In real estate law, a “Periodic Tenancy” has no defined ending date — the “term” keeps rolling over and over. (ex: month-to-month or year-to year). The tenancy continues for successive periods until the tenant gives the landlord notification that he wants to end the tenancy. In other words, if the landlord or tenant do not give the other a sufficient notice, the tenancy repeats (weekly, monthly, etc…) depending on what its initial periodicity. The periodicity might be stated in the lease; otherwise, it generally matches the rent interval.
How do I end a periodic tenancy?
To end to a periodic tenancy, one party must give the other notice. A month to month lease is an arrangement in which the lease may be terminated by either party after giving notice, typically at least 30 days in advance.
Benefits of month to month leases
The month to month tenancy offers a renter more flexibility as he will not have to pay a penalty or lose a deposit if he decides to move. Even though the landlord may raise your rent, change the rental terms, or even evict you for any reason, with a similar minimum advance notice, the periodic tenancy is not a common way to start a landlord-tenant relationship.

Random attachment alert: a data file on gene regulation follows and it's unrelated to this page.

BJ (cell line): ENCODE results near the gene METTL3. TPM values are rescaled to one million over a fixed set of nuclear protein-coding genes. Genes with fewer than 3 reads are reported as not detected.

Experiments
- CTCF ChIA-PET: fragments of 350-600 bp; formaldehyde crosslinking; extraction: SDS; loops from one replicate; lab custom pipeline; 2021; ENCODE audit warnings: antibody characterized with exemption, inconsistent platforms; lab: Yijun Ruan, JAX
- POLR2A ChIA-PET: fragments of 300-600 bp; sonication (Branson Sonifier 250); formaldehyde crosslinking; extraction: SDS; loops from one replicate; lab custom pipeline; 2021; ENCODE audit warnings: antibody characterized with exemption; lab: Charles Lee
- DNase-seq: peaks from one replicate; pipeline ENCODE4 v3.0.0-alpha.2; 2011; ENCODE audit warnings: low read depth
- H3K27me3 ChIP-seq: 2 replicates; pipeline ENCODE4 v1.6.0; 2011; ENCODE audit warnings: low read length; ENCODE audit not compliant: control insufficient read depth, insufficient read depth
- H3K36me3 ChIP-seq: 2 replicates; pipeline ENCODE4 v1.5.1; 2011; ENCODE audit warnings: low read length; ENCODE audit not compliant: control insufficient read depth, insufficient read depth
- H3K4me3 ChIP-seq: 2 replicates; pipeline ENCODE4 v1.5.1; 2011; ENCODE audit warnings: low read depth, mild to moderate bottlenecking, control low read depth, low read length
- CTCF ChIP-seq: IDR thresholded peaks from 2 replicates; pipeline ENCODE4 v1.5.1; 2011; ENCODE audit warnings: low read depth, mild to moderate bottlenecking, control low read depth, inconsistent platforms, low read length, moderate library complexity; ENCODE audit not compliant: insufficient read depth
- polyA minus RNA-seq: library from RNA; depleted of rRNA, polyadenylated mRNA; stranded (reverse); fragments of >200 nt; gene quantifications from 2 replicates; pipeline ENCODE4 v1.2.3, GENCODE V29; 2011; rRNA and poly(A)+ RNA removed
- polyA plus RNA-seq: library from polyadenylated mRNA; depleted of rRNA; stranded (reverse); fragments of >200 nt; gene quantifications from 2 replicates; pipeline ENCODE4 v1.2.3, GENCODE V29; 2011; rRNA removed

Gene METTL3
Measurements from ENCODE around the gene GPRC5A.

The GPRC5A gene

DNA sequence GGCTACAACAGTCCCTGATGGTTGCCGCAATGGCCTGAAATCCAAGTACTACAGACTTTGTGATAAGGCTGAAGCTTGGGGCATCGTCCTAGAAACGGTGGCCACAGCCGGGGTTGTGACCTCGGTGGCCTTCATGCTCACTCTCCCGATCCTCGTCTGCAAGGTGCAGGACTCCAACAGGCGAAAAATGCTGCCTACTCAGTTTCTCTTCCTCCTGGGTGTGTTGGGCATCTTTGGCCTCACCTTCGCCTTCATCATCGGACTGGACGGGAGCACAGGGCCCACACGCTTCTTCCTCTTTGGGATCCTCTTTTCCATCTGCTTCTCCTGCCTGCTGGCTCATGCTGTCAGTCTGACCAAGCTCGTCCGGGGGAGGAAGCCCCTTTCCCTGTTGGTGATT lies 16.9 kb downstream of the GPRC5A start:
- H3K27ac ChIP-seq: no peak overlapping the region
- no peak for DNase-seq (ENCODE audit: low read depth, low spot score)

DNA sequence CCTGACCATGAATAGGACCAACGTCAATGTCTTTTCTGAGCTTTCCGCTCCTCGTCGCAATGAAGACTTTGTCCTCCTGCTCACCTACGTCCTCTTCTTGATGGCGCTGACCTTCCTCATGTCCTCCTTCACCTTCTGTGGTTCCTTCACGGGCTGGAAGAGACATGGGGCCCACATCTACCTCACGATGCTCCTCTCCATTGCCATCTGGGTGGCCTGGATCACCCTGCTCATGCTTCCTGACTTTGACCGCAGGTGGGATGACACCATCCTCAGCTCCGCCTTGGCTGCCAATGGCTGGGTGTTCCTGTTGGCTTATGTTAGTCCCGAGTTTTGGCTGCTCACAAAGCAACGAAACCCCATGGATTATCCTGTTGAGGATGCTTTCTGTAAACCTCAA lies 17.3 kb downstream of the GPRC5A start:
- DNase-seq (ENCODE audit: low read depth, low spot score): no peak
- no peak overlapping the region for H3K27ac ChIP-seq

Cons of a month to month lease
While there are certainly benefits to a month to month lease, there are also drawbacks. These include:
- higher cost
- transitory neighbors
- lack of upkeep
- ability for landlord to easily raise rent
This list is not exhaustive. For more information on the pros and cons of a periodic tenancy, contact an experienced real estate lawyer.
Whether you or a tenant or a landlord, it is important to understand your rights. Discuss your legal options and remedies with the experienced real estate attorneys at Hart, Watters & Carter today.